How Nutrients are Digested

Some nutrients, such as minerals and salts, can be absorbed directly into the blood-stream. The digestive system breaks down others, such as carbohydrates, proteins and fats, into smaller nutrient molecules that can be readily absorbed into the bloodstream. The digestive system also disposes of indigestible and unwanted substances from food and body processes.

The gastrointestinal tract is like a food-processing plant with a series of conduits and processing chambers, each with its own special functions.

Mouth

The digestive process begins in the mouth, where food is chewed and manipulated by the teeth and tongue and mixed with saliva, which contains the enzyme amylase. Amylase begins to break down starch into sugar.

Oesophagus

Once chewed, food passes with little or no change through the oesophagus (helped by lubricating mucus from glands in the oesophagus wall) and into the stomach.

Stomach

The stomach both churns the food and acts as a temporary storage area between the oesophagus and the small intestine. Hydrochloric acid kills bacteria and helps an enzyme called pepsin to begin the breakdown of protein into peptides and polypeptides. Food now takes the form of a semi-fluid mass called chyme.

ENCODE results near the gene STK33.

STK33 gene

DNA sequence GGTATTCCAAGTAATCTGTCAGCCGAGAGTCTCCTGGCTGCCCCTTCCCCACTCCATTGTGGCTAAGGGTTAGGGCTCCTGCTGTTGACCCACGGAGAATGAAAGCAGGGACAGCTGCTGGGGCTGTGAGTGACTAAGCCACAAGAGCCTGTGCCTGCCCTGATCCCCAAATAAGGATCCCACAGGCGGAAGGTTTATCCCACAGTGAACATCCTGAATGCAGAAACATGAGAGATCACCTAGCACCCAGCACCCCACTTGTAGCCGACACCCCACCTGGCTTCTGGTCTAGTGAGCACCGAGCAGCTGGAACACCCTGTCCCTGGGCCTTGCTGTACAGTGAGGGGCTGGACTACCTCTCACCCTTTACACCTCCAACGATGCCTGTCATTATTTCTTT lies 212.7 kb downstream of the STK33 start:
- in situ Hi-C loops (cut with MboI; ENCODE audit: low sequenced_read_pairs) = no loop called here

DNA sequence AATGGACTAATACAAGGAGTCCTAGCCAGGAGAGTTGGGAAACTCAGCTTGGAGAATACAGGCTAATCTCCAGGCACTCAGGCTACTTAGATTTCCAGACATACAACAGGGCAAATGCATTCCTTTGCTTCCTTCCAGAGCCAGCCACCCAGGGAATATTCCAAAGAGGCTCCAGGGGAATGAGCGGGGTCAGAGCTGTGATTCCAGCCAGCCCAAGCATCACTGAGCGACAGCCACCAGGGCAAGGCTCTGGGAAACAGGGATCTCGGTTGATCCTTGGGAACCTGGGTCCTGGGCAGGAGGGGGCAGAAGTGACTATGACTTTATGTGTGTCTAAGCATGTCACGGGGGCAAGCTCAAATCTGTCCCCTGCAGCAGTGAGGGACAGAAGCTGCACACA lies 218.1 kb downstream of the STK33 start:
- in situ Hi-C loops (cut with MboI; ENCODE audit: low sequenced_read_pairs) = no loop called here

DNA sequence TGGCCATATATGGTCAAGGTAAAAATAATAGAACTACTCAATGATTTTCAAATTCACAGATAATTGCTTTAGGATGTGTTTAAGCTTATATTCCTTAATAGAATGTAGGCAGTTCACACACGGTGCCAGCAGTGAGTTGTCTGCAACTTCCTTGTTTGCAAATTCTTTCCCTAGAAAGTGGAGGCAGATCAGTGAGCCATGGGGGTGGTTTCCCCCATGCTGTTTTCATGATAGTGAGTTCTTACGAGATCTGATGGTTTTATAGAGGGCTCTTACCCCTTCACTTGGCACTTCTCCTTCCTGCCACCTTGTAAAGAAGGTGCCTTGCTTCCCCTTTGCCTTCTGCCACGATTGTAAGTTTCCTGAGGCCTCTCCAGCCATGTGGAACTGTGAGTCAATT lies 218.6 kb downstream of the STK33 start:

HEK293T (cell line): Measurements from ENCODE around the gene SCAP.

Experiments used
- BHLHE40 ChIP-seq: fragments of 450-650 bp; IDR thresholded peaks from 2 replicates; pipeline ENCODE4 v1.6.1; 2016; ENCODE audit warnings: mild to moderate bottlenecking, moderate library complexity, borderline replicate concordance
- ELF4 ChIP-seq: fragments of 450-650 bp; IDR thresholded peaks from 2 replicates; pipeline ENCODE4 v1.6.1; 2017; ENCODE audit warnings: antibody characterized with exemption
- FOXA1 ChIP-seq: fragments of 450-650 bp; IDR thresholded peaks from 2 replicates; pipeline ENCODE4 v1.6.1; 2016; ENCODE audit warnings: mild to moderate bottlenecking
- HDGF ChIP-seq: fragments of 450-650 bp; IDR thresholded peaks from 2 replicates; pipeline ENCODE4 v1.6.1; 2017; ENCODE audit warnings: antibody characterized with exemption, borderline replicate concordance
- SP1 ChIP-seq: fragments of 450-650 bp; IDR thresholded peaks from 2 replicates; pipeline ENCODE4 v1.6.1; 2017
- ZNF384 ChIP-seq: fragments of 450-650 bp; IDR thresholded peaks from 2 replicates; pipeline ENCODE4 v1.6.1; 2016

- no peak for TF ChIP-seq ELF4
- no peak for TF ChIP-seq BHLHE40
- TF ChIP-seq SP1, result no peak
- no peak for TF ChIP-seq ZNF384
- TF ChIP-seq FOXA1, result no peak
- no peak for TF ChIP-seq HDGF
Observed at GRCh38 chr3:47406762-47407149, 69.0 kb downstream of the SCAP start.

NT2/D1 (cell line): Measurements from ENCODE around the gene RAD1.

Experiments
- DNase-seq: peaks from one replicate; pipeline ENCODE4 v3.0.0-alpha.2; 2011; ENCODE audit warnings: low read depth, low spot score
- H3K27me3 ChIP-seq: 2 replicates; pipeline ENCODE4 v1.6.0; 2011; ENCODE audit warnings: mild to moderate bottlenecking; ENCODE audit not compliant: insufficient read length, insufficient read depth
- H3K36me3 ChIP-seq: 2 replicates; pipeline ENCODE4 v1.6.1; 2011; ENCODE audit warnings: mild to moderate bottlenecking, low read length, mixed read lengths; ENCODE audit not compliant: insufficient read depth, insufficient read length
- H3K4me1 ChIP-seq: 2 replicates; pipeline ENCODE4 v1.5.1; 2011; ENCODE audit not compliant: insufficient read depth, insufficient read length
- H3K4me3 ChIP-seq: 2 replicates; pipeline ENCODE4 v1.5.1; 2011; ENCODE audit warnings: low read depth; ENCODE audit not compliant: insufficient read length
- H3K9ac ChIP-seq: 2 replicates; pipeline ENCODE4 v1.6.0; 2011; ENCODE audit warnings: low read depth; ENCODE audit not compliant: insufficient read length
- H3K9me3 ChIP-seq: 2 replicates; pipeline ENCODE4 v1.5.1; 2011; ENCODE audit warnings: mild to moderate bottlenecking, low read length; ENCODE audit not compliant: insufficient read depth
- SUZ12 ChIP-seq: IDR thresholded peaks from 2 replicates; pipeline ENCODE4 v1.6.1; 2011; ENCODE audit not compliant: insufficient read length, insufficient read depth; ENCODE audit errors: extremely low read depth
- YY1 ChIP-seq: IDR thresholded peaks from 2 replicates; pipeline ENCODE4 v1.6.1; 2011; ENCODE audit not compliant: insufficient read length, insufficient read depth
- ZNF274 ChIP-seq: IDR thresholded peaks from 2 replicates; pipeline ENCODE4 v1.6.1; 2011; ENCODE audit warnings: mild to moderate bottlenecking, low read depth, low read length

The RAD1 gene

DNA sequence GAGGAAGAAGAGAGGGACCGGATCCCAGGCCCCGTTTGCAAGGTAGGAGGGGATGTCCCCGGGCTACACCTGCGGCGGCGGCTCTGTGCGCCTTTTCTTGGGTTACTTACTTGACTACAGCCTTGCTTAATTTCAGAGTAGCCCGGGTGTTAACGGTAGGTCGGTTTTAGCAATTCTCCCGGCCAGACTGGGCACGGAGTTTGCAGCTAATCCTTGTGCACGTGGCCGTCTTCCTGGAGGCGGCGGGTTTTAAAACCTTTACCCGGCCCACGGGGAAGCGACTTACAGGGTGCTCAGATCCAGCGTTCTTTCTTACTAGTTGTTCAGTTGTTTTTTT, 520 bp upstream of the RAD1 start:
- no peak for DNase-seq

Small intestine

In the small intestine, lipase, an enzyme produced by the pancreas, breaks down fats into glycerol and fatty acids. The pancreas also releases enzymes that further break down proteins, carbohydrates and fats. Fat digestion is aided by bile from the liver and gall bladder. Digestion is completed in the small intestine by maltase, sucrase and lactase – enzymes that are secreted from the intestinal lining. The final breakdown products of carbohydrates are mono-saccharide sugars – glucose, fructose and galactose; proteins split into individual amino acids; and fats break down into fatty acids and glycerol. These nutrient molecules are absorbed into the bloodstream via the wall of the small intestine. Food that cannot be digested passes into the large intestine.

The large intestine

The main function of the colon (the major part of the large intestine) is to transport undigested food to the rectum where it leaves the body in the form of faeces. The colon also absorbs water from waste matter.